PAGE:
Saying bon voyage for now Greensboro: The ACC won't be coming back until 2003, but this town still believes it will always be the place the tournament calls home.

March Madness

March 09, 1998|By Don Markus | Don Markus,SUN STAFF

GREENSBORO, N.C. — Sun staff writer Don Markus completes the March Madness Tour that took him to eight conference tournaments in eight days. GREENSBORO, N.C. -- They held a going-away party yesterday at the Greensboro Coliseum. The guests of honor were not North Carolina and Duke, which played each other again in the championship of the Atlantic Coast Conference tournament, but the city fathers. And mothers.

And everyone else to whom this town and this tournament are seemingly forever entwined.

If the ACC tournament is, at age 45, "the granddaddy of all college basketball tournaments," then the building is certainly its favorite venue, as comfortable as a rocking chair. After the first 13 tournaments were held at Reynolds Coliseum in Raleigh, it moved here in 1967 and has been back 17 times.

"There's the feeling that the whole city revolves around the tournament," political commentator Robert Novak, a veteran of 28 ACC tournaments, said an hour before tip-off. "Charlotte is a little more impersonal. And nobody likes Atlanta."

But it wasn't so long ago that this relationship was being threatened by the folks over in Charlotte.

Back in 1990, Charlotte boasted a spanking-new, 23,000-seat building called the Coliseum. It wasn't built as much for the NBA's Hornets, as some have come to believe, as it was for the ACC tournament. And its existence jeopardized the tournament's future here significantly.

"You can't go from a 23,000-seat building back to a 16,000-seat building," ACC associate commissioner Fred Barakat said recently. "Too many people would be left out."

More significantly, too much revenue would be lost. By the schools to whom most tournament ticket-holders contribute -- sometimes in six-figure donations -- for access to the best seats. And by the ACC, which generates up to $6 million a year from the annual four-day event. (Conversely, the Ohio Valley Conference turned a $170,000 profit last year for its tournament.)

So the ACC whispered in Greensboro's collective ear: Build more seats and we shall return.

"That was the only reason for expansion," said Greensboro city manager Ed Kitchen, who has been involved in local government here for the past 21 years.

The final expansion to 23,000 of what was originally a 9,000-seat barn and was increased to 16,000 in the early 1970s to compete with Charlotte's old Coliseum took 3 1/2 years and $60 million to complete.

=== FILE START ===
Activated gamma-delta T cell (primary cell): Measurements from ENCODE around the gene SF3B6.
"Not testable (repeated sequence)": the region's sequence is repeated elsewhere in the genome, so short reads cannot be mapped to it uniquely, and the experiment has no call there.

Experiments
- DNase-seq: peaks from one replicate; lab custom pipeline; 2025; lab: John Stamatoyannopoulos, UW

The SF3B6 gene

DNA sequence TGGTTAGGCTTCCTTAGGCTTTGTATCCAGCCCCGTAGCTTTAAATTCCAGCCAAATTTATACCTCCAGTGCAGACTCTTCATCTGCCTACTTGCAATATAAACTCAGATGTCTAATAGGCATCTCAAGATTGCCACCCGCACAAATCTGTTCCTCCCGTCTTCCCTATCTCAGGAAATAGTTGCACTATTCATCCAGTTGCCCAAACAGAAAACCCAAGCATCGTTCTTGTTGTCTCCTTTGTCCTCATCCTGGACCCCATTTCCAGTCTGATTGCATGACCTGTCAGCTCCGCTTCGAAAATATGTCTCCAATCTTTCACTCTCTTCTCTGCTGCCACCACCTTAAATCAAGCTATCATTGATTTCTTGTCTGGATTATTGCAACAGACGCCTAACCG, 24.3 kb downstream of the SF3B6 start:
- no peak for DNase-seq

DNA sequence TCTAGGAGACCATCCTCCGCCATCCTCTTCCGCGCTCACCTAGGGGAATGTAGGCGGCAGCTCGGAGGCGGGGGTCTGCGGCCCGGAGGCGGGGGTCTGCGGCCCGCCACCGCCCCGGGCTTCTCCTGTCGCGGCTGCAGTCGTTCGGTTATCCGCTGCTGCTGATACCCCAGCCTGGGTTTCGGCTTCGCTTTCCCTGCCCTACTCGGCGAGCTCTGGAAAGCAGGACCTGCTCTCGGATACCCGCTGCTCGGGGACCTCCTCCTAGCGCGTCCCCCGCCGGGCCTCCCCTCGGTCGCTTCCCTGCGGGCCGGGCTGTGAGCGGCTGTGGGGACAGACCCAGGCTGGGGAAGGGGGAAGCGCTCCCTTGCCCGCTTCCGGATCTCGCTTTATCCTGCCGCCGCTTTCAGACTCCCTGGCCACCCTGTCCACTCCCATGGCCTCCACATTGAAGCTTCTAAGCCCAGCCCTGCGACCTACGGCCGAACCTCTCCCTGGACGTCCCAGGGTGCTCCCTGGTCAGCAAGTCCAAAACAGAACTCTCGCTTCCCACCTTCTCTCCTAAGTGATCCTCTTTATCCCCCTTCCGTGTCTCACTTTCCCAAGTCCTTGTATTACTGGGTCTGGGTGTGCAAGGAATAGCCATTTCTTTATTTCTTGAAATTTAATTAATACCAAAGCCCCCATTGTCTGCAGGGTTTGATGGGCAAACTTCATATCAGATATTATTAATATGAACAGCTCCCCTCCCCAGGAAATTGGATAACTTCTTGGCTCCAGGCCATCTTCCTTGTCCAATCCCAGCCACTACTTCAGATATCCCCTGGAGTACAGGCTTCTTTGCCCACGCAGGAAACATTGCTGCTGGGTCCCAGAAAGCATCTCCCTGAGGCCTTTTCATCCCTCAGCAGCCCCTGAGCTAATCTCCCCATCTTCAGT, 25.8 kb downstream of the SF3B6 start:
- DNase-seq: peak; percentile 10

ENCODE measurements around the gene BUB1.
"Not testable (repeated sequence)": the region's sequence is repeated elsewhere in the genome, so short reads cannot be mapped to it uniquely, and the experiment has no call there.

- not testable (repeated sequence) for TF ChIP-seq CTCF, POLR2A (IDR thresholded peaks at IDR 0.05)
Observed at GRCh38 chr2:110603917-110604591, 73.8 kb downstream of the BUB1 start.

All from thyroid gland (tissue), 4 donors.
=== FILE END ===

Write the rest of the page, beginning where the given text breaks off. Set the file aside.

Despite being 18 months behind schedule and a reported $20 million over budget -- a figure Kitchen said includes the building of new roads -- it was ready when the ACC returned in 1995 after a five-year absence.

When the final buzzer sounded yesterday, it marked the beginning of another period when the tournament moves away, first for two years to Charlotte and then for another two to the Georgia Dome in Atlanta. It will return for two years starting in 2003, the tournament's golden anniversary.

While other sporting events are held here each year, including this year's Southern Conference tournament and next week's NCAA East Regional, one of the tournament's regional semifinal and final sites, there is a special feeling for what is still considered the premier college basketball tournament in the country.

"It means a lot to us," said Kitchen, a North Carolina graduate. "We'd like to have it all the time. It puts us in a spotlight nationally and makes people aware of the city who otherwise wouldn't know about us."

It also contributes an estimated $14 million to the city, generated mostly through hotel and restaurant revenues. It might not approach what a Super Bowl or Final Four does for a city financially -- events such as those could mean five times that figure, or more, depending on the city -- but it certainly helps Kitchen balance the books.

Irwin Smallwood, who worked for 42 years in stints as both sports editor and managing editor of the Greensboro News & Record, said that the tournament has long-reaching influence on other aspects of daily life. He said that it has helped attract businesses, as well as big names from the worlds of politics and entertainment.

"Everyone from Richard Nixon and Jimmy Carter to Elvis Presley and Judy Garland have come to Greensboro," Smallwood said. "It's become an entertainment center in the state. Elvis played here five times."

The Greensboro Coliseum was also the site of Maryland's most memorable defeat -- a game many called the best college game ever played. It was the 103-100 overtime loss to eventual national champion North Carolina State in the 1974 championship game.

It was the memories of the ACC games he watched growing up in upstate New York that was one of the attractions for Matt Brown when he took the job as the Coliseum's manager. Brown, who was brought in by former ACC commissioner Gene Corrigan to oversee the building expansion, said that being involved in the tournament has been the highlight of his career.

"Obviously it's the most prestigious event we host," Brown said. "To host a tournament with a 23,000-seat arena is pretty unique for a city our size."

Getting a hotel room here is tough, but getting a dinner reservation might actually be tougher.

After Saturday's semifinals, former ACC information director Marvin "Skeeter" Francis tried one of his favorite local restaurants and was told there would be a two-hour wait for dinner. He then drove 18 miles to Burlington.

"I was seated in 10 minutes," he said. "By the time I finished eating and drove back, I still would have had another half-hour to wait."

Now everyone here will have a much longer wait.

They'll have to wait until the next millennium.

Pub Date: 3/09/98

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